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From the Publisher’s Desk – Role models for upcoming generations

By Lisa Whaley

This past weekend, a friend invited me to attend a matinee show of the “The Wild Women of Winedale,” Jonesborough Repertory Theatre’s latest production.

For two hours, we laughed until we cried as Fanny, Willa and Johnny Faye – two sisters and a sister-in-law – navigated their paths through life’s oft-harried second half.

As I walked away from the theatre later that afternoon, a smile still on my face, I thought of the women I had just seen portrayed — lively, kind, funny and strong.

And I thought about the many women I knew who fit that description to a T – nearly all, by the way, women from the South.

I’ve told stories about my Grandma Rosa Morgan, mostly known for her sweetness, but also for being as wily as a fox.

My grandfather was a perfectionist, and she would share tales – when sweetness failed to work in getting him motivated on a particular task — of jumping in to “do it herself.”

Wallpaper would go up upside down. Blacking for the stove would be slapped on first this way and then that. Nails to secure a particular step would be “thwacked” in sideways, “but still secure,” my grandma would claim. Brownlow (grandpa) would finally snort in disgust and take over the task, banishing “Rosie” to another room or duty. She would depart with a smile, knowing she had accomplished all she had set out to do.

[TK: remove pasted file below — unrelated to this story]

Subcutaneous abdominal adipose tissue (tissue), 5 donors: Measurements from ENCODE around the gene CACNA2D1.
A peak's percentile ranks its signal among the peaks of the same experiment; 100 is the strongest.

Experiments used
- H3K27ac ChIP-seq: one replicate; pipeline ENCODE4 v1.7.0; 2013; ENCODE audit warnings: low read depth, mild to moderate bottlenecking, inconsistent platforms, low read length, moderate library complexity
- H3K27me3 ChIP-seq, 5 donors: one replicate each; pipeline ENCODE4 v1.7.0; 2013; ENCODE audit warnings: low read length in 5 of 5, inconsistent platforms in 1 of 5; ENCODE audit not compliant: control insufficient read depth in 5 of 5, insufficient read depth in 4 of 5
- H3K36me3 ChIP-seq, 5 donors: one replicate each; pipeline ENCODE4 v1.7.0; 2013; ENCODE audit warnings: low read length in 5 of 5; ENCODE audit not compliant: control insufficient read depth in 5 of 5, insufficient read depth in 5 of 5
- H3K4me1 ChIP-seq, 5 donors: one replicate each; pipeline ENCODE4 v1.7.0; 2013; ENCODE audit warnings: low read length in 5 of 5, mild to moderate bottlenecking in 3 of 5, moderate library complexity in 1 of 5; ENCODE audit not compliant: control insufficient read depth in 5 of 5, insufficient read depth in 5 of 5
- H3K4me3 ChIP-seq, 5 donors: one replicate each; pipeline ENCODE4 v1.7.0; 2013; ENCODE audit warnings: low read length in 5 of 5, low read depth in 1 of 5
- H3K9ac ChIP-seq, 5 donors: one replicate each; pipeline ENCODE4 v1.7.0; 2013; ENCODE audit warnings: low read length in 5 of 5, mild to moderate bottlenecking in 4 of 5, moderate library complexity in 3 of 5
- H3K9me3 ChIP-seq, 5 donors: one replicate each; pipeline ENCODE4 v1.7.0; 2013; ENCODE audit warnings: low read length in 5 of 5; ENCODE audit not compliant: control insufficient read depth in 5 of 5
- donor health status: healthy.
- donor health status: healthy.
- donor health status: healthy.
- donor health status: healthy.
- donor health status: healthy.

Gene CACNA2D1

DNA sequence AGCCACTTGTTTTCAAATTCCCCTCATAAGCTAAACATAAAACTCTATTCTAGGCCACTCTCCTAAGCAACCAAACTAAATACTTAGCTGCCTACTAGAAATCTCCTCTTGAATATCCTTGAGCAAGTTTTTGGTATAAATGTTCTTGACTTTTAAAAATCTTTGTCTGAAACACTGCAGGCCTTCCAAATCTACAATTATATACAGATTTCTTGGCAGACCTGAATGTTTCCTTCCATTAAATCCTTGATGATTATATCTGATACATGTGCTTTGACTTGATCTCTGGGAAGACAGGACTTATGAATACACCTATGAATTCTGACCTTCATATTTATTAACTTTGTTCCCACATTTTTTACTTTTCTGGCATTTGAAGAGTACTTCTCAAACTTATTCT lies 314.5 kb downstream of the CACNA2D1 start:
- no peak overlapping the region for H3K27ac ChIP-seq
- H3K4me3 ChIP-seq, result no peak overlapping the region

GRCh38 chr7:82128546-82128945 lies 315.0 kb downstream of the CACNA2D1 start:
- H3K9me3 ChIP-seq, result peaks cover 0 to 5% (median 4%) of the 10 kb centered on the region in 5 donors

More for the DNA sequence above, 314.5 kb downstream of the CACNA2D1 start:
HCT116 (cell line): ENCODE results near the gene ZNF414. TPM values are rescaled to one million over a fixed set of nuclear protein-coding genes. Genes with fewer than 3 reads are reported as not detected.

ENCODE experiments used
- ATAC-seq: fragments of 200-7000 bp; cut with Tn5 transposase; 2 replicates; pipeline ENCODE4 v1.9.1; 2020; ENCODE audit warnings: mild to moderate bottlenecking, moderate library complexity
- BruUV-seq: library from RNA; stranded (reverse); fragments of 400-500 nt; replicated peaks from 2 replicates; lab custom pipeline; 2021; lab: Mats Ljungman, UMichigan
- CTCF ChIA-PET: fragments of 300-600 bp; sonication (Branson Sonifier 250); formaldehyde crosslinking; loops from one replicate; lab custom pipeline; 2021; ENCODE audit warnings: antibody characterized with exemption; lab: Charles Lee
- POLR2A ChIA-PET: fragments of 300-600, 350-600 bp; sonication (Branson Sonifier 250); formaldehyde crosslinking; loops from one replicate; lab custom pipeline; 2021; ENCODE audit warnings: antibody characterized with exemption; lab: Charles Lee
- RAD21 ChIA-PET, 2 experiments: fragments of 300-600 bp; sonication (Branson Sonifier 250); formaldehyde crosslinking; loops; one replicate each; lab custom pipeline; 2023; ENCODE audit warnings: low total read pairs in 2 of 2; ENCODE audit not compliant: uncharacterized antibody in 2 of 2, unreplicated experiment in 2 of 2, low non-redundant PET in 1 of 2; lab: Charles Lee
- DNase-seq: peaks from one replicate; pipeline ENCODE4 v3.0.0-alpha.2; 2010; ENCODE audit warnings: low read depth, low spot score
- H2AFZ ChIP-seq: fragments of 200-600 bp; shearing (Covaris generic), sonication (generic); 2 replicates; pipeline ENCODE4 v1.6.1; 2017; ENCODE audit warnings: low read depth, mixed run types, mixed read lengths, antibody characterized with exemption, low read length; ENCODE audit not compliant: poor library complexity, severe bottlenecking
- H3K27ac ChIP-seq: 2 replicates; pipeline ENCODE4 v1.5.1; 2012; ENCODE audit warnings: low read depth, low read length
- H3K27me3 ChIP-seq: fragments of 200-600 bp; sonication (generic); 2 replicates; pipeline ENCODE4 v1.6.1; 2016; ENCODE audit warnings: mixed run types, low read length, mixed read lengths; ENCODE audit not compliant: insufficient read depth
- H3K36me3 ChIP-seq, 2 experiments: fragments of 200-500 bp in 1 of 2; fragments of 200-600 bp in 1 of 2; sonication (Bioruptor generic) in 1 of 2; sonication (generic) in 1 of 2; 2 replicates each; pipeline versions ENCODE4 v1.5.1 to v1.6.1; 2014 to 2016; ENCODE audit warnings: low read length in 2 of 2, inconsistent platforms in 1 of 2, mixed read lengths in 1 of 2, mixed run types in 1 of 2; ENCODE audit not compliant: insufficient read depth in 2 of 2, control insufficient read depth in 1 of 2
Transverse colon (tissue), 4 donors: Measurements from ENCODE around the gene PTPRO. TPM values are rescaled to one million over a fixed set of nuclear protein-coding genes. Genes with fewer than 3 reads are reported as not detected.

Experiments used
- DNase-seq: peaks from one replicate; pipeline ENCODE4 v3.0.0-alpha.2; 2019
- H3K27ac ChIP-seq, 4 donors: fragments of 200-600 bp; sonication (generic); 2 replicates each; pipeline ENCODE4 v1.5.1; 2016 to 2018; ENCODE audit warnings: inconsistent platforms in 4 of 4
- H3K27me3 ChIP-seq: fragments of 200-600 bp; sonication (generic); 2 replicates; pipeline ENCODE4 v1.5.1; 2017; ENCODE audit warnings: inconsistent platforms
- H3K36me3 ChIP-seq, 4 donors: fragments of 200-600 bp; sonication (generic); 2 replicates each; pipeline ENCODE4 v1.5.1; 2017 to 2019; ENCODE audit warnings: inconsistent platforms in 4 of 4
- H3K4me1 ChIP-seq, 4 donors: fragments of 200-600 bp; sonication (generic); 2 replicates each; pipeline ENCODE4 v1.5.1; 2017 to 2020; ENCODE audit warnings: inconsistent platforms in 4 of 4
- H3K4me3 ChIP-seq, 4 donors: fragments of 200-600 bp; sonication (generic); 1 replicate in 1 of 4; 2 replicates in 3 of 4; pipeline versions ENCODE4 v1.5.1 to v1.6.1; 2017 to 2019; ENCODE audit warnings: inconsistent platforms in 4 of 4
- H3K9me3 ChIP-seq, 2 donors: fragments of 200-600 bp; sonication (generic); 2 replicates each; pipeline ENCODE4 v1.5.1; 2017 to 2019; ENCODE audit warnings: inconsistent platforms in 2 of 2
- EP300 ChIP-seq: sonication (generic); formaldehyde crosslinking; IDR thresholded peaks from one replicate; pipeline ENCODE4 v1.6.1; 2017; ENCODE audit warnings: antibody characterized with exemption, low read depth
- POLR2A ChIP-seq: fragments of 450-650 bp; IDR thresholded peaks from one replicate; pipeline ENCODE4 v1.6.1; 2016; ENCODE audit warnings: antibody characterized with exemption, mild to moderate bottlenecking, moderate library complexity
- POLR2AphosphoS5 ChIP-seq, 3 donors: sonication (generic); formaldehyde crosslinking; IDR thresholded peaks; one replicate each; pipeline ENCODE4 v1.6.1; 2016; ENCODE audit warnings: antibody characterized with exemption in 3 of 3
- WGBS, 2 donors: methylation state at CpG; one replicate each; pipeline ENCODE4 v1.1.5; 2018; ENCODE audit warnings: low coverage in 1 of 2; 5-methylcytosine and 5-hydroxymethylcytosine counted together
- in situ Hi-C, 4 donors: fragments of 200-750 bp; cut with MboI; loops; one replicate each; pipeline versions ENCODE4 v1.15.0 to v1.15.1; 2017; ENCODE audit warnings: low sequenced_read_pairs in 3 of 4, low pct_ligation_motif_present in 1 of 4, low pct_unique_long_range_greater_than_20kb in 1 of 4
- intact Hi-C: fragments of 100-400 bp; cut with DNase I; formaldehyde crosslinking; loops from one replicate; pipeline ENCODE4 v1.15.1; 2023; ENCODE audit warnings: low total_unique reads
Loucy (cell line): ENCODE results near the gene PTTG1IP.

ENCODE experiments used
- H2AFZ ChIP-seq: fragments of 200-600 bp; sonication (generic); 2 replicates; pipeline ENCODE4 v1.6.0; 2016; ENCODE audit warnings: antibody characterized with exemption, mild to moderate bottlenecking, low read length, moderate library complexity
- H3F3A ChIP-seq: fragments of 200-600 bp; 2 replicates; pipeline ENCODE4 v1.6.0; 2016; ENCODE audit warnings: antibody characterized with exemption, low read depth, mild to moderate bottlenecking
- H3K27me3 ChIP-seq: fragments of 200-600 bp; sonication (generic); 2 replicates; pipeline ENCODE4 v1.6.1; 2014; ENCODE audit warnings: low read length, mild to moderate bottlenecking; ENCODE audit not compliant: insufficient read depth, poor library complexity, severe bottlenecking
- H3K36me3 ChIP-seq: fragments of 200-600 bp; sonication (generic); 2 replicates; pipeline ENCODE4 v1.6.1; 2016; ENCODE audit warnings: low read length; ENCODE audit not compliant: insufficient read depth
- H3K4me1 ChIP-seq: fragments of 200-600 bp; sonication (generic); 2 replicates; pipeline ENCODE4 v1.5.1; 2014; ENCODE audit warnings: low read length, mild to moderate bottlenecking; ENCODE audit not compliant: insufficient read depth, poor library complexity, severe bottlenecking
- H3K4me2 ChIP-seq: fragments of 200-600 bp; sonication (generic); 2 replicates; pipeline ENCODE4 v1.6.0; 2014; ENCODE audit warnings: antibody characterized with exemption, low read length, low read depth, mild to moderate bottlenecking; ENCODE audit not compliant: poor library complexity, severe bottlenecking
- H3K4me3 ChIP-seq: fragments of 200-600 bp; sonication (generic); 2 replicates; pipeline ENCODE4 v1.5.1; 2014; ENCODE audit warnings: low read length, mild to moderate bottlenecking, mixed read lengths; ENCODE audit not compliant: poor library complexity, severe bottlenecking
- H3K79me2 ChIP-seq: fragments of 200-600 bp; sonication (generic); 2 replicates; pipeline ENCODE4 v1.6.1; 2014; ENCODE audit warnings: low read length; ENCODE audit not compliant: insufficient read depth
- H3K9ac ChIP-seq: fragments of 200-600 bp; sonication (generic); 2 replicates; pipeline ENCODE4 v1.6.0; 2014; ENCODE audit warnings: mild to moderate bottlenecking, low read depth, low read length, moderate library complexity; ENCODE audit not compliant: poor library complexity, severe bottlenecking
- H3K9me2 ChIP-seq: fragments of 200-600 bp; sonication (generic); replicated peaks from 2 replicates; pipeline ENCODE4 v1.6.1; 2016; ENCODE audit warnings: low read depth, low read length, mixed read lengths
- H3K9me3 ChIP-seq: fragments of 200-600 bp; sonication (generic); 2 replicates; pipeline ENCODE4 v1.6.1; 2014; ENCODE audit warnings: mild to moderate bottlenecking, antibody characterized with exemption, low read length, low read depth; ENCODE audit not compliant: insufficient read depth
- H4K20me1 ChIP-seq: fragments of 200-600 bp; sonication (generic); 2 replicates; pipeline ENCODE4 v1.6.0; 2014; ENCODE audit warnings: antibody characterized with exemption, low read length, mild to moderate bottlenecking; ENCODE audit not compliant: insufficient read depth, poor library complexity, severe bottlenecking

My Aunt Judy and my mother were two more strong women from my childhood – sisters who were as different as they were alike. Mom took after Grandma, sweet as pie unless she really felt a need to set you straight. Aunt Judy always told it like she saw it. She never believed in sugar-coating anything, yet she was the one that every one of her siblings turned to when they were in trouble.

When they both got riled up, often with each other, it was a sight to behold. But they were also devoted to each other and to all of us. If you were ever in a fight, you wanted both women in your corner.

When I first came to Erwin to work a little more than a year ago, I felt, in some ways, like I had come home. Strong Southern women, I soon learned, were as much a part of this mountain community as apples and train whistles. Over and over again, I ran into women who I would be proud to call my family.

Women who were unafraid to fight for what they believe in.

Women who did not hesitate to be exactly who they believed God created them to be.

Women with more than a little bit of sass.

Women with a whole lot of love.

Strong. Outspoken. Compassionate. Graceful. Funny. Imperfect and fine with that imperfection. You couldn’t find better role models for upcoming generations.

In recent months and even years, there has been a lot of discussion on the rights of women and what we as women need to focus on, almost as if it’s a new idea as we look to the future. Yet, when I look at the women in my family and the women here in Unicoi County, I really think that we should perhaps begin by looking at our past and present for our inspiration. Strong women are already a part of these mountains. And I’m grateful to share in that legacy.